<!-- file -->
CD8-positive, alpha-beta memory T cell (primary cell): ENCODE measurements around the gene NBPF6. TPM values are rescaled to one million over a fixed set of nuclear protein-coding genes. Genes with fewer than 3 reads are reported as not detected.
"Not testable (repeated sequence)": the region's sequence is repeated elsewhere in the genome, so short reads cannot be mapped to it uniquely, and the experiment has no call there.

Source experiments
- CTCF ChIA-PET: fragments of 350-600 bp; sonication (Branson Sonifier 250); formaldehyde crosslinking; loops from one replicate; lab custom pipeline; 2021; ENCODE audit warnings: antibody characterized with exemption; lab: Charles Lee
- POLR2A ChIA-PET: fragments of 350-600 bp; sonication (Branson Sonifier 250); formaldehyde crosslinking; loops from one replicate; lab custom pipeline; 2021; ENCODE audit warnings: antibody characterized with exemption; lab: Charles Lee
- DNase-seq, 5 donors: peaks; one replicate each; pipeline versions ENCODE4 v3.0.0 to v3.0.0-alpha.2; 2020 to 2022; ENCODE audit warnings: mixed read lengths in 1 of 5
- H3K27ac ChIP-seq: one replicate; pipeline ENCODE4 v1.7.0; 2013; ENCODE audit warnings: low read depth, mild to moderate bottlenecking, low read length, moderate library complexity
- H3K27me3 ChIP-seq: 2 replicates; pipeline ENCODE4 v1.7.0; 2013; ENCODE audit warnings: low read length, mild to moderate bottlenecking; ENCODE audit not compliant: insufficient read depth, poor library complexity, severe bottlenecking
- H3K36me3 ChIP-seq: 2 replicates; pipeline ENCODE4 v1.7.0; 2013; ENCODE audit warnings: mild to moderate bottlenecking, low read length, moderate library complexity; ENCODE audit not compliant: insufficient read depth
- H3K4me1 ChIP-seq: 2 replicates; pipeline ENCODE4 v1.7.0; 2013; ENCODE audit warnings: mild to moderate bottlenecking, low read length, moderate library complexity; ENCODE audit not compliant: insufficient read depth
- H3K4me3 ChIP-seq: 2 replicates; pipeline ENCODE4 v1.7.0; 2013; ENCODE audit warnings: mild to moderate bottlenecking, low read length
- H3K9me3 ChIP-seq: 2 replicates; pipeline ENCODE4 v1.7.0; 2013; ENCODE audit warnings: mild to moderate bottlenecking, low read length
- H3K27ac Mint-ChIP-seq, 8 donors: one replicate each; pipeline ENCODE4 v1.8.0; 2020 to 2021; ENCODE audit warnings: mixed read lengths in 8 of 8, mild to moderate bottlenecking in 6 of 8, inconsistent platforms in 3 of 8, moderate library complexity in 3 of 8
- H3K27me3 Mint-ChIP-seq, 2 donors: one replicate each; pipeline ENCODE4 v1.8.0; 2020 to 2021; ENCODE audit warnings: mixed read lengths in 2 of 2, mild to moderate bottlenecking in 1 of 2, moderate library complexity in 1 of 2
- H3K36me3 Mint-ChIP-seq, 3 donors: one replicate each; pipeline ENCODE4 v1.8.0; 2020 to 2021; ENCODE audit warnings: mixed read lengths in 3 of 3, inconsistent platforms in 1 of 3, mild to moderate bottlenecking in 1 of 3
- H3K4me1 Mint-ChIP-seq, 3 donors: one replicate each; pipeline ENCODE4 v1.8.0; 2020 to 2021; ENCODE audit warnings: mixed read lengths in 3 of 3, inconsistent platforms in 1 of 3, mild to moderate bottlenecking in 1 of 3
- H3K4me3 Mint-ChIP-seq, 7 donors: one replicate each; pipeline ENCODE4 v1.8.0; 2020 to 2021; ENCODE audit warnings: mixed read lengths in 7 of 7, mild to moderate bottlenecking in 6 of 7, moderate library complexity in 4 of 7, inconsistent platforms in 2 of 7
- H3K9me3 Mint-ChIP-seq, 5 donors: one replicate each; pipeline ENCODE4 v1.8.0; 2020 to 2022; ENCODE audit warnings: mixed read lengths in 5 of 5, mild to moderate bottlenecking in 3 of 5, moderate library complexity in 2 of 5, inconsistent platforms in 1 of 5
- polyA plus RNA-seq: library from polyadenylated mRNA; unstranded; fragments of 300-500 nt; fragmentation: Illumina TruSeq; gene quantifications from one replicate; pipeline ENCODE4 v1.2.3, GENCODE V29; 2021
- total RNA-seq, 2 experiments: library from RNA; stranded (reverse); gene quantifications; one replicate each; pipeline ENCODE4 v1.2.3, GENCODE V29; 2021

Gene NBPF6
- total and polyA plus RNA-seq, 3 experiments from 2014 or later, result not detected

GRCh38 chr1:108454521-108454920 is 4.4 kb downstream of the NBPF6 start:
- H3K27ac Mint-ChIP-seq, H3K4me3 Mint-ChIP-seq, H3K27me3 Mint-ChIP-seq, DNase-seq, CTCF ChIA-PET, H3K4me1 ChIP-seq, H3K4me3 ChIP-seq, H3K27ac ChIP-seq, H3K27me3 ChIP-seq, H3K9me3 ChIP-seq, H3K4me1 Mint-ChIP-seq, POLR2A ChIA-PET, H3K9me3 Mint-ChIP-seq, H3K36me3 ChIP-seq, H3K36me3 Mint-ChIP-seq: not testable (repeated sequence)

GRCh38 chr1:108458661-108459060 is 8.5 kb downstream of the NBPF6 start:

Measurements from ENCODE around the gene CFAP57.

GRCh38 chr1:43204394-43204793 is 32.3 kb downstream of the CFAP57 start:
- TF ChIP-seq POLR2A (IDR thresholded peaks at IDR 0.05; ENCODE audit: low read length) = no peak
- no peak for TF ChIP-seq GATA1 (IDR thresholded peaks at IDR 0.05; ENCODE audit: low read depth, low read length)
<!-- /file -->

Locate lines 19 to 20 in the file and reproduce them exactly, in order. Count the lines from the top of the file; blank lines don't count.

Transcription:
- polyA plus RNA-seq: library from polyadenylated mRNA; unstranded; fragments of 300-500 nt; fragmentation: Illumina TruSeq; gene quantifications from one replicate; pipeline ENCODE4 v1.2.3, GENCODE V29; 2021
- total RNA-seq, 2 experiments: library from RNA; stranded (reverse); gene quantifications; one replicate each; pipeline ENCODE4 v1.2.3, GENCODE V29; 2021